NYC: Shut Off Your Cell Phone Or Else
from the its-the-law dept
Back in October we mentioned that New York City was looking into banning cell phones at performance venues. The City Council thought it was such a good idea they have gone ahead and approved the bill. Under the new bill it will be illegal to talk on the phone, listen to one and or allow one to ring at performances from the opera to movies. However there is no mention of how the ban will be enforced and who will issue the violations. That will lead to selective enforcement which is just going to lead to its own set of problems and isn’t really going to stop dumb people.
Comments on “NYC: Shut Off Your Cell Phone Or Else”
Libertarians ridicule New York City’s “phone etiquette” proposal
“…new bill it will be illegal to talk on the phone, listen to one and or allow one to ring at performances…”
Cool! I’m going to try to find some sort of a ringer I can stick in my pocket and then hit the button and look around as if it’s coming from the guy I’m sitting next to. (Yes, it’s juvenile, but then so is this “law”)
Typical, make new laws instead of enforcing existi
Not that this should be a law, but venues are free to kick out patrons who are disruptive in other ways, why don’t they just do the same when someone in the audience is disruptive with their phone. And I’d be willing to bet that seeing a few people escorted out of a performance would discourage others from risking the same embarassment. But it shouldn’t be illegal, for crying out loud–it should be a private issue between a venue and it’s customers. If you have a problem with people on their mobile phone at the theatre or whatever, complain to the manager. Ultimately, they will decide that it’s ruining the experience for enough of their paying customers that they’ll deal with it.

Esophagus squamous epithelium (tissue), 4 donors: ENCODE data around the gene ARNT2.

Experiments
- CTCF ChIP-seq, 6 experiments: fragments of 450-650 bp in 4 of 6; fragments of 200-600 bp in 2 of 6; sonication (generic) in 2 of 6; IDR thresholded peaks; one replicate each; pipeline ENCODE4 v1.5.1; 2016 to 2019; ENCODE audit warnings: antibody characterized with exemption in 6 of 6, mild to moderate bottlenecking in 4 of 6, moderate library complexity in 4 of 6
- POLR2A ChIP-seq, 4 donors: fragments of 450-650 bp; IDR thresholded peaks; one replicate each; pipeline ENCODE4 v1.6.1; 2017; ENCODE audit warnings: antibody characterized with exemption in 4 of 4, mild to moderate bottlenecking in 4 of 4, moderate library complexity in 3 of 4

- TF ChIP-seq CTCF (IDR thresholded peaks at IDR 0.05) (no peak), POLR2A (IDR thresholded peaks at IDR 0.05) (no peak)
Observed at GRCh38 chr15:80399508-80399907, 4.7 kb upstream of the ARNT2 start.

This seems just like some of the laws being written to make driving while on the phone illegal. There are currently laws on the books for inattentive driving. If a person is on the phone and is swerving or whatever, then give them a ticket for inattentive driving.
Re: Typical, make new laws instead of enforcing ex
Venues are not excited about kicking patrons out, for several good reasons. For one, the process of kicking a selfish lout out of a theater is bound to be more disruptive to the performance than whatever he did to merit the boot to begin with. And also, as Mike is fond of pointing out, businesses that form adversarial relationships with their customers tend not to remain thriving businesses.
(That said, I agree that the NYC law is misguided. Enforcing it is going to engender all the same problems as the proposed “kick them out” solution, with the added drawback of imposing still more government intervention in the life of the average citizen.)